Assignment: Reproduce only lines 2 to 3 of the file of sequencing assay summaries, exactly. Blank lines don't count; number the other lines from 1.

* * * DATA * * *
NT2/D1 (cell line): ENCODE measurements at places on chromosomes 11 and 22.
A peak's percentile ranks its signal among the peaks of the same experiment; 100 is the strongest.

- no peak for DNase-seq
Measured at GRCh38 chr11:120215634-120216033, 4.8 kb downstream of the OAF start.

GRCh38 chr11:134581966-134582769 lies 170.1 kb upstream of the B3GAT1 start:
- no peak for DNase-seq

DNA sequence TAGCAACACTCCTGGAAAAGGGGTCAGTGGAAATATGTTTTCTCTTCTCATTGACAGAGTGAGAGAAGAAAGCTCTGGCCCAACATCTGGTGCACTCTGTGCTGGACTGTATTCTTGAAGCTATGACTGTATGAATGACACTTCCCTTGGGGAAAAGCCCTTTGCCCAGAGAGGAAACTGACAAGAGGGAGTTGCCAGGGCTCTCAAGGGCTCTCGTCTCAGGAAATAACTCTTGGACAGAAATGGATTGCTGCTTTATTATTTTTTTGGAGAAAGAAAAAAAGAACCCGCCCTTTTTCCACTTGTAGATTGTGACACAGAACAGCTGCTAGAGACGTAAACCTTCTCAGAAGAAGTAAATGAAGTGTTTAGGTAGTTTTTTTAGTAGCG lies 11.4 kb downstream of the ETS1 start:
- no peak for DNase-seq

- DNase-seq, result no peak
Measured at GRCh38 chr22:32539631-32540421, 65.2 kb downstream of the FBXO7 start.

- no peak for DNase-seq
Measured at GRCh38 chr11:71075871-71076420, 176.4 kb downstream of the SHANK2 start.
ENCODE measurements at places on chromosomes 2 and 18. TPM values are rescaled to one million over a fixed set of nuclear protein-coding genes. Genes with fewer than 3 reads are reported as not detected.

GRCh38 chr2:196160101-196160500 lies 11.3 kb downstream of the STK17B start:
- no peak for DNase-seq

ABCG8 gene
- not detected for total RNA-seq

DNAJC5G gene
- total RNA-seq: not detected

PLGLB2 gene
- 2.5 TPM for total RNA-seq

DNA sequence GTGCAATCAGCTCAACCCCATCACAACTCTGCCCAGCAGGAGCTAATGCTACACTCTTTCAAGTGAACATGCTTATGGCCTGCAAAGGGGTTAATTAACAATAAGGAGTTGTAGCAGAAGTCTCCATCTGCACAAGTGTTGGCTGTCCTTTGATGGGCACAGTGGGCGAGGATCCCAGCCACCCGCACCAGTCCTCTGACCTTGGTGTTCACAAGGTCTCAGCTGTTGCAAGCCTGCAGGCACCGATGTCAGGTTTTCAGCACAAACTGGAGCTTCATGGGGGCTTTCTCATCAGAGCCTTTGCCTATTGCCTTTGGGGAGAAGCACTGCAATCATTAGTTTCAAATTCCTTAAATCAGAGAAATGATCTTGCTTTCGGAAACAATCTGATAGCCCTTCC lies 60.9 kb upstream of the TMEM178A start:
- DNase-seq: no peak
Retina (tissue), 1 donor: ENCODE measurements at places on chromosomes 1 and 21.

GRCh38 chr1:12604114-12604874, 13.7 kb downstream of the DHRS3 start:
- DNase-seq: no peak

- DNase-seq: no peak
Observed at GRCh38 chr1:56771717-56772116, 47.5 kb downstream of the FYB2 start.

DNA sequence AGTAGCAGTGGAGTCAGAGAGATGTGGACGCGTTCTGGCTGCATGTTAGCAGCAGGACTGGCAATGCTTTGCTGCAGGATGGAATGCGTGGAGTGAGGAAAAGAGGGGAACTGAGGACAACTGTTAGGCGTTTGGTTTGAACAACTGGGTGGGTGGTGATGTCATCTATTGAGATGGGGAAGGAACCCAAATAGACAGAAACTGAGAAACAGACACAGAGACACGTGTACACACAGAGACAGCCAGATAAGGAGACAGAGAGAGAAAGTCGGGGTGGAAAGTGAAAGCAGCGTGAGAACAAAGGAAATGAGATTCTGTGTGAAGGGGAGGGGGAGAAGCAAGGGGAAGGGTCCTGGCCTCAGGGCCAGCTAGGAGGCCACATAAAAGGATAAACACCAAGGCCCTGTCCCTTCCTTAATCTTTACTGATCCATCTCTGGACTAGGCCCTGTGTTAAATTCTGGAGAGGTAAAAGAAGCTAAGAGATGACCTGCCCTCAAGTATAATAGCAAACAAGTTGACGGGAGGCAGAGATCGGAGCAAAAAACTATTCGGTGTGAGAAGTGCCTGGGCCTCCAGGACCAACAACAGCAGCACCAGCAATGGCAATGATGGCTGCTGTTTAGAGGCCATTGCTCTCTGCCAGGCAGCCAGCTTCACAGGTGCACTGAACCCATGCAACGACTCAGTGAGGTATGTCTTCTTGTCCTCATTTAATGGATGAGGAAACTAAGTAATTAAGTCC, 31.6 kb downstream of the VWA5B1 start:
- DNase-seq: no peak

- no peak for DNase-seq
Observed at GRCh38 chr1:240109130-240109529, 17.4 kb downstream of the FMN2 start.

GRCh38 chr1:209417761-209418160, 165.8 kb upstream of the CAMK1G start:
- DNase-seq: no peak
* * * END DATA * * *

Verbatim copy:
A peak's percentile ranks its signal among the peaks of the same experiment; 100 is the strongest.

- no peak for DNase-seq